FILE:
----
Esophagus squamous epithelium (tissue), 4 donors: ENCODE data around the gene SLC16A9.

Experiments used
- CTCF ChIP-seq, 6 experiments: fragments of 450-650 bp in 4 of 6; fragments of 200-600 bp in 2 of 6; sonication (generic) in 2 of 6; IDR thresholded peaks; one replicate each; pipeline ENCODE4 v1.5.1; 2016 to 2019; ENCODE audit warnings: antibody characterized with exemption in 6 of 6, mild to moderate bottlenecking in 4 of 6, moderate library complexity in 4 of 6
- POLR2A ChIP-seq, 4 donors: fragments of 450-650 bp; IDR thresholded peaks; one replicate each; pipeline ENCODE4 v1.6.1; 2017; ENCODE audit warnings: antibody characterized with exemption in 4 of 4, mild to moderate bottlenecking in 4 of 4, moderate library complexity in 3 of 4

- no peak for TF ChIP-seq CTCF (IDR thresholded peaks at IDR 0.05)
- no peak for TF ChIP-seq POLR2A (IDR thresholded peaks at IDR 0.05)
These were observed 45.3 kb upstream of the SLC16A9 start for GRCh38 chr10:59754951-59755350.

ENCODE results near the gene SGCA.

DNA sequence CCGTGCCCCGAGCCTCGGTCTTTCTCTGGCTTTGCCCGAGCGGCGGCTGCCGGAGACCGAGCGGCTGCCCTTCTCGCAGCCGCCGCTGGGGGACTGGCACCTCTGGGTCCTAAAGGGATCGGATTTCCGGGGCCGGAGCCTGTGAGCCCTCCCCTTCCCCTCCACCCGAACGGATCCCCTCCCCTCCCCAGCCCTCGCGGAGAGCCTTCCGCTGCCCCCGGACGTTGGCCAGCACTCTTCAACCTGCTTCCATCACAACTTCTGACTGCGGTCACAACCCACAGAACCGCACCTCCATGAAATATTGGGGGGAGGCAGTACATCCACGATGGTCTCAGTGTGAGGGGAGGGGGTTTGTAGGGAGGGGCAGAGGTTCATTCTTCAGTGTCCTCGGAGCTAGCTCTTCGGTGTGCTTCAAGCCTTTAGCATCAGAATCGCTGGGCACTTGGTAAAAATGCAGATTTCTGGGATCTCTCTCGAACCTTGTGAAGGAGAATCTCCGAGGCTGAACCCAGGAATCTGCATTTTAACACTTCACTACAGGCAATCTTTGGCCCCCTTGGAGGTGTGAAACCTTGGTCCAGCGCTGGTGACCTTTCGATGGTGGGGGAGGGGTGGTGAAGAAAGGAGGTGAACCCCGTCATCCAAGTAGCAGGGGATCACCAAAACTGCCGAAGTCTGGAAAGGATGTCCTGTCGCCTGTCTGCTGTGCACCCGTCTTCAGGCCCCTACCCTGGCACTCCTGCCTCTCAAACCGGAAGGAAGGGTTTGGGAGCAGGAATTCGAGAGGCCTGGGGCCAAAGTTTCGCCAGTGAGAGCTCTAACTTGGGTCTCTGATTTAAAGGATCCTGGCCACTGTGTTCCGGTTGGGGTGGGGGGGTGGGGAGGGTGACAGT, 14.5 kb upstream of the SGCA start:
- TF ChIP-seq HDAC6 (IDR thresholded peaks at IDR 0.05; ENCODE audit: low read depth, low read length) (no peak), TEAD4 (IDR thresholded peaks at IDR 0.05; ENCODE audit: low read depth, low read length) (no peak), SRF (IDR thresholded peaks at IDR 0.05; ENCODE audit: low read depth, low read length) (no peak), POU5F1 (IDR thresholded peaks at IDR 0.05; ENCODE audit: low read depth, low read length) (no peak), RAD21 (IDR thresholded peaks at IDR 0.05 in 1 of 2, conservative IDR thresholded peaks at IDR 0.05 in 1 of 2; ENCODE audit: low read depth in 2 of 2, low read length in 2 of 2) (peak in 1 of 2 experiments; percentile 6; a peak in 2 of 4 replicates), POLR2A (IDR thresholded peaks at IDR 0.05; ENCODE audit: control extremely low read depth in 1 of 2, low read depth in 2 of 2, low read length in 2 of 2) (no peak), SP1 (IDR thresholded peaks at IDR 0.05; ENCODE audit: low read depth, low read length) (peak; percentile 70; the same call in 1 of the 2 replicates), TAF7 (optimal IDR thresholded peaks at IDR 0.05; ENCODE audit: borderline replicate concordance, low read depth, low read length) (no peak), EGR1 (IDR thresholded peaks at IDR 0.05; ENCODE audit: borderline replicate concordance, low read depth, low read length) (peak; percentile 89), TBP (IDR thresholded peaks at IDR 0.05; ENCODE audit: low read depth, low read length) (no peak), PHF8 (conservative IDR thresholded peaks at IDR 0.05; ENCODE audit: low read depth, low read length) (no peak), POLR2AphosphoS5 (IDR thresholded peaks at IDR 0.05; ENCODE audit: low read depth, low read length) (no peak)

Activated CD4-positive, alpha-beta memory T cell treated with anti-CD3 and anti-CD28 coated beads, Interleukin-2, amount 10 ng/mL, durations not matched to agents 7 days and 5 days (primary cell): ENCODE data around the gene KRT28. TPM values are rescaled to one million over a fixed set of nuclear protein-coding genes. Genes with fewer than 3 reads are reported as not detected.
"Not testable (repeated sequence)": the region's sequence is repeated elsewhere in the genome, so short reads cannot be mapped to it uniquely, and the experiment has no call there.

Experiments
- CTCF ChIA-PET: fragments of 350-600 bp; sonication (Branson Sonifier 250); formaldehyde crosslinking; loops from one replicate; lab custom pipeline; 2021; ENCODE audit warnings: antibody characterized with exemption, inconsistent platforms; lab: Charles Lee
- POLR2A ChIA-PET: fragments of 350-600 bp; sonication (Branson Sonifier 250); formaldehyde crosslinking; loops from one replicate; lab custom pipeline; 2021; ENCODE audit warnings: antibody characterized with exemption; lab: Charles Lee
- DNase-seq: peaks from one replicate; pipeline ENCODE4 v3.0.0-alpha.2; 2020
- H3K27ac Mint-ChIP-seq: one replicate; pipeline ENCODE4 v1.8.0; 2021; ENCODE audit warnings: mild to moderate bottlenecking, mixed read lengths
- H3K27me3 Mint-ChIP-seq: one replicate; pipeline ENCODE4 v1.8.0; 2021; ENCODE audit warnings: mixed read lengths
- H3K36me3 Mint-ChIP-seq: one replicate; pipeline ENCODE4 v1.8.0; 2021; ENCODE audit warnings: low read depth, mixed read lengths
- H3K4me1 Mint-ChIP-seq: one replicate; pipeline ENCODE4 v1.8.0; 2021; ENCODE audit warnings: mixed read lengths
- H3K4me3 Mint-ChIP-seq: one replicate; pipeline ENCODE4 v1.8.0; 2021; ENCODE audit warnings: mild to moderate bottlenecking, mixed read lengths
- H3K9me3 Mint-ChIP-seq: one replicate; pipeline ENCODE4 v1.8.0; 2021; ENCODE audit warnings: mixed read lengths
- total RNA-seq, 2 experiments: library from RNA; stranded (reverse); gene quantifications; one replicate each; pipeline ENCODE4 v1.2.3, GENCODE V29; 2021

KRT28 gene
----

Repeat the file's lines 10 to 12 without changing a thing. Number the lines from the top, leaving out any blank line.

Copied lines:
- TF ChIP-seq HDAC6 (IDR thresholded peaks at IDR 0.05; ENCODE audit: low read depth, low read length) (no peak), TEAD4 (IDR thresholded peaks at IDR 0.05; ENCODE audit: low read depth, low read length) (no peak), SRF (IDR thresholded peaks at IDR 0.05; ENCODE audit: low read depth, low read length) (no peak), POU5F1 (IDR thresholded peaks at IDR 0.05; ENCODE audit: low read depth, low read length) (no peak), RAD21 (IDR thresholded peaks at IDR 0.05 in 1 of 2, conservative IDR thresholded peaks at IDR 0.05 in 1 of 2; ENCODE audit: low read depth in 2 of 2, low read length in 2 of 2) (peak in 1 of 2 experiments; percentile 6; a peak in 2 of 4 replicates), POLR2A (IDR thresholded peaks at IDR 0.05; ENCODE audit: control extremely low read depth in 1 of 2, low read depth in 2 of 2, low read length in 2 of 2) (no peak), SP1 (IDR thresholded peaks at IDR 0.05; ENCODE audit: low read depth, low read length) (peak; percentile 70; the same call in 1 of the 2 replicates), TAF7 (optimal IDR thresholded peaks at IDR 0.05; ENCODE audit: borderline replicate concordance, low read depth, low read length) (no peak), EGR1 (IDR thresholded peaks at IDR 0.05; ENCODE audit: borderline replicate concordance, low read depth, low read length) (peak; percentile 89), TBP (IDR thresholded peaks at IDR 0.05; ENCODE audit: low read depth, low read length) (no peak), PHF8 (conservative IDR thresholded peaks at IDR 0.05; ENCODE audit: low read depth, low read length) (no peak), POLR2AphosphoS5 (IDR thresholded peaks at IDR 0.05; ENCODE audit: low read depth, low read length) (no peak)

Activated CD4-positive, alpha-beta memory T cell treated with anti-CD3 and anti-CD28 coated beads, Interleukin-2, amount 10 ng/mL, durations not matched to agents 7 days and 5 days (primary cell): ENCODE data around the gene KRT28. TPM values are rescaled to one million over a fixed set of nuclear protein-coding genes. Genes with fewer than 3 reads are reported as not detected.
"Not testable (repeated sequence)": the region's sequence is repeated elsewhere in the genome, so short reads cannot be mapped to it uniquely, and the experiment has no call there.